Administrative Review in Victoria
Administrative review is the area of law that deals with challenging and reviewing decisions made by government departments and agencies. In Victoria, administrative review can be conducted either by the Supreme Court or by a tribunal such as the Victorian Civil and Administrative Tribunal. This page deals with administrative review in Victoria.
Types of decisions that are reviewable
At state level, administrative review includes reviews of decisions to grant or refuse a planning permit, decisions about working with children checks, decisions about child welfare matters, decisions under the Domestic Animals Act, and decisions about victims of crime assistance application.
Merits review vs judicial review
The two main types of administrative review are merits review and judicial review. Merits review is the review of a government decision to ensure that the decision was the correct and preferable one. In other words, the court or tribunal decides what is the correct decision based on all the evidence and material front of the decision maker. This means that the reviewer essentially makes a new decision.
Judicial review involves reviewing a government decision to ensure that the decision-making power was properly exercised in accordance with the statute or legislation. In other words, judicial review assesses whether the decision was lawful.
A government decision may be unlawful for a number of reasons, including:
- the decision was made ultra vires (beyond the power). This means that the decision was outside the decision maker’s scope of authority
- the decision-maker took into account irrelevant factors
- the decision-maker failed to take into consideration relevant factors
- the decision-maker failed to give the applicant procedural fairness
- the decision-maker made an error of law.
In determining whether a decision maker exercised his or her power within the law, the first place to look is the legislation which grants that decision maker the power to make the decision.
Administrative review jurisdictions
There are two main venues for administrative review in Victoria. These are the Victorian Civil and Administrative Tribunal (VCAT) and the Supreme Court of Victoria.
The Victorian Ombudsman also investigates complaints about actions and decisions by public authorities. However, its powers are limited to investigating complaints, providing reports and making recommendations.
Seeking review of a decision
Before seeking a review of a government decision, you should ask for reasons from the original decision maker. You may also be able to seek a reconsideration of the original decision from the decision maker.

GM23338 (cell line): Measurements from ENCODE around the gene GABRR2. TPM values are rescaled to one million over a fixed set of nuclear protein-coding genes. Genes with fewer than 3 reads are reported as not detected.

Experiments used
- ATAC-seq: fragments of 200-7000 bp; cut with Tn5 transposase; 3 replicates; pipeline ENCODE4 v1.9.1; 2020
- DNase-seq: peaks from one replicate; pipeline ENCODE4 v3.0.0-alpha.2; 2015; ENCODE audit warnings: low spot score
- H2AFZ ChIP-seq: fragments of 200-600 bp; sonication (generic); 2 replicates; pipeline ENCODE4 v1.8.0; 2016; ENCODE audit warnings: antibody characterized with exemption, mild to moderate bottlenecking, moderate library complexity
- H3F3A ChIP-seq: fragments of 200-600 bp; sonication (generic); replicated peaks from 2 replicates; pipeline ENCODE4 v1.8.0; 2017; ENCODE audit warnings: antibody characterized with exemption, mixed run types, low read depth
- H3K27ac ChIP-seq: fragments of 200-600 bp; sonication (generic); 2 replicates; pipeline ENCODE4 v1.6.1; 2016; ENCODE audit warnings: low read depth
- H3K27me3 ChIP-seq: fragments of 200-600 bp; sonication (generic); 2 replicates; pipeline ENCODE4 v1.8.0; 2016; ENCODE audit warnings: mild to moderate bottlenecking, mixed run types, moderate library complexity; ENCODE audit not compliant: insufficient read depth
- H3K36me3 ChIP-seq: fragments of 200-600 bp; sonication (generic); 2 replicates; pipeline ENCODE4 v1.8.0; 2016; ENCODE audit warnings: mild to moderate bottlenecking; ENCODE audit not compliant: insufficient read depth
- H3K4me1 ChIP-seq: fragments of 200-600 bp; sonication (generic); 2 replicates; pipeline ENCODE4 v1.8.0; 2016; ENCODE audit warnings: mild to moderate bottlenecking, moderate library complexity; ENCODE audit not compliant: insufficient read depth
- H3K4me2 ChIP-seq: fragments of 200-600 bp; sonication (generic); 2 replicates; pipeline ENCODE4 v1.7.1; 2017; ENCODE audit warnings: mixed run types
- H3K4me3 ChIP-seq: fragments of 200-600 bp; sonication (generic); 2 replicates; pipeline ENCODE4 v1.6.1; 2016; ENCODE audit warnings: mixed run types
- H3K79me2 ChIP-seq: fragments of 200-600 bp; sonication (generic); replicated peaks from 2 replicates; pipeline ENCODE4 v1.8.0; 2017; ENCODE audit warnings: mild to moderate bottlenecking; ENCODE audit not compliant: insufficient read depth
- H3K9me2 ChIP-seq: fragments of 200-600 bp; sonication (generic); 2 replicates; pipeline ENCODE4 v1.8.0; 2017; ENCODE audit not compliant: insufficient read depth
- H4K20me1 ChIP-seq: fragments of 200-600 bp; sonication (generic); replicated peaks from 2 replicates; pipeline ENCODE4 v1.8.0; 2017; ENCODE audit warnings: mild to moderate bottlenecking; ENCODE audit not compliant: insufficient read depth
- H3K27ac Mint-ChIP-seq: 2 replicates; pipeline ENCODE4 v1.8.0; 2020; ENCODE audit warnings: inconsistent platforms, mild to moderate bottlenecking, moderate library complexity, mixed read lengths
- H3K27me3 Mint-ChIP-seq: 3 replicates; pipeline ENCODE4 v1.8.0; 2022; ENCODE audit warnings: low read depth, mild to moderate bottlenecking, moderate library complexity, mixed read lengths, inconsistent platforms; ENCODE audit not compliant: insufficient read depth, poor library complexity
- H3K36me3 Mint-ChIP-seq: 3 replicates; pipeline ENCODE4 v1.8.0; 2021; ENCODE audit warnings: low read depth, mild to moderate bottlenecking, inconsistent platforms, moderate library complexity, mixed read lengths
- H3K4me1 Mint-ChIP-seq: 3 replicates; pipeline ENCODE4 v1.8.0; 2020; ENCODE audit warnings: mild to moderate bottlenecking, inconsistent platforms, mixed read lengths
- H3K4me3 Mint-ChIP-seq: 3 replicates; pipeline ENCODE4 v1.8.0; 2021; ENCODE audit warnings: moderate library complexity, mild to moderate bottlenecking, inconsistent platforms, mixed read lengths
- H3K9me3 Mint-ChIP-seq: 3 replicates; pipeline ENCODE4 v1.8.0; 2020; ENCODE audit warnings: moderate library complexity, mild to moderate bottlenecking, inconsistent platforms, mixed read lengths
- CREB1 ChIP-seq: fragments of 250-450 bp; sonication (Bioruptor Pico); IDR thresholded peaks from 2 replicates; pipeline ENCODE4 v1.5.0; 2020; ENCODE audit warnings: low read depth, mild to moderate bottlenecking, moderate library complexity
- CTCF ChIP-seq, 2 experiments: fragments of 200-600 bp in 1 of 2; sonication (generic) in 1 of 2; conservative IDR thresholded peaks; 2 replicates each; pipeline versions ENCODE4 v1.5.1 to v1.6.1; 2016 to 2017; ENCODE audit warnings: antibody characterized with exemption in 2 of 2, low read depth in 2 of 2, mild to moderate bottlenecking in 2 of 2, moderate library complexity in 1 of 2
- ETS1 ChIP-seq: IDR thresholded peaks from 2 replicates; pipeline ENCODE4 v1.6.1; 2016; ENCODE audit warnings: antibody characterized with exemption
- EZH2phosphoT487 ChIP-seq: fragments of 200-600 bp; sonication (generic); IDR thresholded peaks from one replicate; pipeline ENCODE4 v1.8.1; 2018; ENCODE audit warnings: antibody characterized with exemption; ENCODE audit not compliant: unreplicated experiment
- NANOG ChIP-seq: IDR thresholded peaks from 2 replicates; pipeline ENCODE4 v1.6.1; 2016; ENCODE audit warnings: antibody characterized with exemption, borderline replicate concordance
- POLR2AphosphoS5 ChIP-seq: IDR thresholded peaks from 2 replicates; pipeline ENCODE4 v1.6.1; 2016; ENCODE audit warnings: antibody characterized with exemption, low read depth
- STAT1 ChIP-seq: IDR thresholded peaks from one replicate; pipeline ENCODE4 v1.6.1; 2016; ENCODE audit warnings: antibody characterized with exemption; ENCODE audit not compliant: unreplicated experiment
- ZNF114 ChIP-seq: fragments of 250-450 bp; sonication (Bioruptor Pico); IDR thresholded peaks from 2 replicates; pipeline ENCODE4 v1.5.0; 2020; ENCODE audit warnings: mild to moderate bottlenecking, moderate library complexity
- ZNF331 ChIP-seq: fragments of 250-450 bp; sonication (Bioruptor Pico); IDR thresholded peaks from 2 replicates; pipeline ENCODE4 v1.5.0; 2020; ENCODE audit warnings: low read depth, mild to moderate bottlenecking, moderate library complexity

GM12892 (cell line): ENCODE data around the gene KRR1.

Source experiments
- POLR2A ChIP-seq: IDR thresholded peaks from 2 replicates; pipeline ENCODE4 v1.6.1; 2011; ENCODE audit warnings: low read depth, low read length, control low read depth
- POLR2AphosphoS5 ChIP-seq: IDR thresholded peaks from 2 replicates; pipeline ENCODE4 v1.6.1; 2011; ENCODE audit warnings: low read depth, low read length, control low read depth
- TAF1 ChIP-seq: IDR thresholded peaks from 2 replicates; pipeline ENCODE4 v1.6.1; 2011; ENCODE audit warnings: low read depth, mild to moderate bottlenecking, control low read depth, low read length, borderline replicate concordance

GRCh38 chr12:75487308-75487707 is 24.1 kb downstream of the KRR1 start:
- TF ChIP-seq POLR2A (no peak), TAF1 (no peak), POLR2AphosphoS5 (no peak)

In order to seek a review of a government decision, a party must have standing. This means that they must be affected by the decision. In some cases, the applicant must be an aggrieved person. In other cases, it can simply be a person who has an interest in the decision.
The Administrative Law Act 1978 sets out the rules regarding who can have a decision reviewed in the Supreme Court.
Victorian Civil and Administrative Tribunal
The Victorian Civil and Administrative Tribunal (VCAT) deals with many of the administrative review decisions that arise under Victorian law.
There is a specific Division of VCAT that handles administrative decisions, and this Division has two lists that hear these kinds of matters. These are the Review and Regulation List (which hears general disputes regarding government decisions and licensing authorities) and the Planning and Environment List (which primarily hears disputes about planning decisions made by local councils).
For a decision to be reviewed by VCAT, the legislation under which it was made will need to state that VCAT can hear administrative reviews of decisions under the Act.
Supreme Court of Victoria
The Supreme Court of Victoria deals with all administrative review matters that are not heard by VCAT. This includes judicial review of decisions made by Victorian government authorities and review of decisions made by VCAT.
Unlike VCAT, the Supreme Court has general jurisdiction to hear administrative review matters. This means that it can review decisions made by government agencies and departments even where the legislation does not specifically provide for this.
The Supreme Court has the power to make four main orders that address administrative decisions that are found to be made in error. These are:
- orders of declaration (an order explaining the proper law)
- writs of certiorari (an order to set aside the decision)
- writ of mandamus (an order compelling the original decision-maker to do something)
- injunctions (an order forcing the original decision maker not to do something they would have done).
Victorian Ombudsman Service
A decision made by a Victorian government or regulatory body can also be complained about to the Victorian Ombudsman.
Whilst the Ombudsman does not have the power to change a decision, he or she can investigate complaints and make recommendations that are publicly released and can be very influential in getting a decision changed or policies altered. Usually, however, the Ombudsman will expect that a person has tried to resolve the matter with the original decision-maker first, and will refer them back to the original decision-maker if this has not been attempted prior to bringing a complaint to the Ombudsman.
If you require legal advice or representation in any legal matter, please contact Go To Court Lawyers.